The return to Thomond Park cannot come quick enough for Munster chief executive Ian Flanagan and nor can the selling of the famous stadium’s naming rights.
Flanagan said yesterday during a media video call that modelling had begun on how the Limerick venue will operate in a post-Covid environment once the 2020-21 season gets underway, provisionally scheduled for early October, with social distancing for spectators at two metres or one.
Off the pitch, he said “relatively serious” discussions had begun with potential naming rights partners.
“There are probably two or three relatively serious conversations underway. They have largely been put on pause.
"We’ll pick them up when it’s the right time to do that.
"In a process like this there is commercial sensitivity and every company has gone through this (pandemic) in a way which will probably change their revenues. And in most cases that change won’t be a positive change.
“Also, as part of a process like this, potentially interested parties would always come and see the stadium on matchday, see a big game and really understand what makes Thomond Park special, and experience it viscerally themselves, in person, the noise, the atmosphere. And none of that is possible in the current environment.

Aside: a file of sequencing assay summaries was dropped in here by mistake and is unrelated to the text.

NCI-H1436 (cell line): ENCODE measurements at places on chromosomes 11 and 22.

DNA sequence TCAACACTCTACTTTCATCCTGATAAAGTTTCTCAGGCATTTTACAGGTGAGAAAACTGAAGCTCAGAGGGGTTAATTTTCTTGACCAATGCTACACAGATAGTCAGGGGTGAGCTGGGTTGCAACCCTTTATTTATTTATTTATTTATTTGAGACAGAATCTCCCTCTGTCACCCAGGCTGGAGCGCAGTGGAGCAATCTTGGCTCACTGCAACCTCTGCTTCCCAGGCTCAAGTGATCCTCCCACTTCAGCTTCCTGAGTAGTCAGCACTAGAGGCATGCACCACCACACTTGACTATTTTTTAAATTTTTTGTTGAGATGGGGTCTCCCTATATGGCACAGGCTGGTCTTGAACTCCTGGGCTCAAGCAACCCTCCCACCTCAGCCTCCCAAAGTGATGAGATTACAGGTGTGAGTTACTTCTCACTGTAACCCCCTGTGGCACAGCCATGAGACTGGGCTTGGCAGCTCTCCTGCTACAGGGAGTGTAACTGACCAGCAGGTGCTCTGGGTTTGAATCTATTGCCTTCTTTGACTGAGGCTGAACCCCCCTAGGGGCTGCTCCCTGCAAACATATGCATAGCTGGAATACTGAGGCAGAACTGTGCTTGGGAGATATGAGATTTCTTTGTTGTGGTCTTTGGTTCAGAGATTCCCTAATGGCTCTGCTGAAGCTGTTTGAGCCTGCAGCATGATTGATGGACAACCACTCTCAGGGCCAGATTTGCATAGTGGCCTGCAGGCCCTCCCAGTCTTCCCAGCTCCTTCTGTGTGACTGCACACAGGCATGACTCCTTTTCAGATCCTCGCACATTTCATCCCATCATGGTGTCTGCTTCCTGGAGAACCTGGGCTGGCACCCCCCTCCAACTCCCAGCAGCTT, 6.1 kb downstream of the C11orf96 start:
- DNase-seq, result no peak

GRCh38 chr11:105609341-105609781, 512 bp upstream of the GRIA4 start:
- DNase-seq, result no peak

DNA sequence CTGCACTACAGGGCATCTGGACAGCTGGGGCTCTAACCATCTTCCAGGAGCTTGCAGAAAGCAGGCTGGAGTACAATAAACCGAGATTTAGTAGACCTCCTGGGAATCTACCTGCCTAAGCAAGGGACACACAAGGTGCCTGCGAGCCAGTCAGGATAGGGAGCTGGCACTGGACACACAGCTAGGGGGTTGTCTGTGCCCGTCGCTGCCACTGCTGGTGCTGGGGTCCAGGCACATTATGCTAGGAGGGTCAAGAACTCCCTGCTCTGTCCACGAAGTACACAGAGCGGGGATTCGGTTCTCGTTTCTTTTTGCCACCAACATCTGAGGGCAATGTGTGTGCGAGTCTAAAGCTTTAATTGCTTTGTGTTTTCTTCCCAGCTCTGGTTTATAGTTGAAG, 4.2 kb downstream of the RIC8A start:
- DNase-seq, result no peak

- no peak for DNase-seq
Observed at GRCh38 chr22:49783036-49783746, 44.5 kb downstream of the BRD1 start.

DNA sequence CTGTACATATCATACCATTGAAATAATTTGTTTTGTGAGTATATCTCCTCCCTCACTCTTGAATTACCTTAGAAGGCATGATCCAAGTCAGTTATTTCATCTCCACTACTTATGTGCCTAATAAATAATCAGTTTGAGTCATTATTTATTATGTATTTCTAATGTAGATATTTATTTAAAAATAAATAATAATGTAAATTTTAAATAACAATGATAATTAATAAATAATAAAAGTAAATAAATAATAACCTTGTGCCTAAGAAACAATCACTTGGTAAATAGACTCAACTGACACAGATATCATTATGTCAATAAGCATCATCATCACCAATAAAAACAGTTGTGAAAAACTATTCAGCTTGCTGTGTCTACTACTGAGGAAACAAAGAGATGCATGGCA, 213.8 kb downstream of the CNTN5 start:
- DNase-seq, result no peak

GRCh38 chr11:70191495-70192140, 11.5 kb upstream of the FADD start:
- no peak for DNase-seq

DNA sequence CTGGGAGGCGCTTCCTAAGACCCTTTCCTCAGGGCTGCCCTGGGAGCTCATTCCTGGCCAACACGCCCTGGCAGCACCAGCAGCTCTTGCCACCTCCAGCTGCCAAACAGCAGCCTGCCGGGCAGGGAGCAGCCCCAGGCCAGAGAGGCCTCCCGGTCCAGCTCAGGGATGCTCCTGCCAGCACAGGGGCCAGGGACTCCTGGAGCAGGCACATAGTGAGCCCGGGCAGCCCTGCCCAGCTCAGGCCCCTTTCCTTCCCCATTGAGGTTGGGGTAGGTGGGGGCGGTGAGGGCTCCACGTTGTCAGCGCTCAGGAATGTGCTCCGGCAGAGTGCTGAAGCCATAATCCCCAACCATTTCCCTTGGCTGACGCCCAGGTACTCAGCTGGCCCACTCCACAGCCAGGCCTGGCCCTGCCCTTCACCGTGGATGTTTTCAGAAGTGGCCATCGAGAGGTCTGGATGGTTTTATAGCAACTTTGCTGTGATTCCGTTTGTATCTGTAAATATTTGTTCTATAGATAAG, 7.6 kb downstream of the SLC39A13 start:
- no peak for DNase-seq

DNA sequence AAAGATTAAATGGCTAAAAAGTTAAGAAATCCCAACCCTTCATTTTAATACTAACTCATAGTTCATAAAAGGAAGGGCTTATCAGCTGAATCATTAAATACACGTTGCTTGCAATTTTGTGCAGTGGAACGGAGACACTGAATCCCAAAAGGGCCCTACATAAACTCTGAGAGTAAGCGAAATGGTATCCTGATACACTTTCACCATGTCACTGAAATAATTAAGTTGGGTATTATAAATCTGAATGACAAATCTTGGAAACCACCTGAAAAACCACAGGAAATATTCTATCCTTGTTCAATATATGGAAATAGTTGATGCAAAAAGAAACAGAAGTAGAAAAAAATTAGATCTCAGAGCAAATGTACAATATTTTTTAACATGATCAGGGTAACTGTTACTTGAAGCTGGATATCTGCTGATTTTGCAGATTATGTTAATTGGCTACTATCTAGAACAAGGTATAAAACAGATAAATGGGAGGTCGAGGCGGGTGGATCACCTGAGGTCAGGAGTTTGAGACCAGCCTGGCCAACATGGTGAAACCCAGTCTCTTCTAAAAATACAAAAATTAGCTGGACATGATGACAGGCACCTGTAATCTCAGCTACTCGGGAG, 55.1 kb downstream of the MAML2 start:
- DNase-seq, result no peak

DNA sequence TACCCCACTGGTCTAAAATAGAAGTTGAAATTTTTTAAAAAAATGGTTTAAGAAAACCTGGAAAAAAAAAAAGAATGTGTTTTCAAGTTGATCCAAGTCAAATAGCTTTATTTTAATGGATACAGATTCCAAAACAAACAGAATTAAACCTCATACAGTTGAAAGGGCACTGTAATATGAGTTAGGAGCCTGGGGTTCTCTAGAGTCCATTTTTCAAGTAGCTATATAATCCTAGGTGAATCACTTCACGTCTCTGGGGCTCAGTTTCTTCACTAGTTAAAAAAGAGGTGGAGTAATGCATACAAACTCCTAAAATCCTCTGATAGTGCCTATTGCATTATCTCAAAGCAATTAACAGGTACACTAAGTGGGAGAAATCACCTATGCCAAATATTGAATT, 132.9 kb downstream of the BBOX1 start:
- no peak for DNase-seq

“That is a very important part of the process when you are talking about commercial deals and agreements.
"By necessity, some of those conversions are significantly on hold, but we will pick them up when it is the right time to do so later in the year.”
Because it is a big focus for us and we think securing the right partner will not just help in terms of the overall revenues, but we also hope and we are targeting partners, that we hope will have the ability to give us things other than money and to be able to help Munster to grow internationally especially.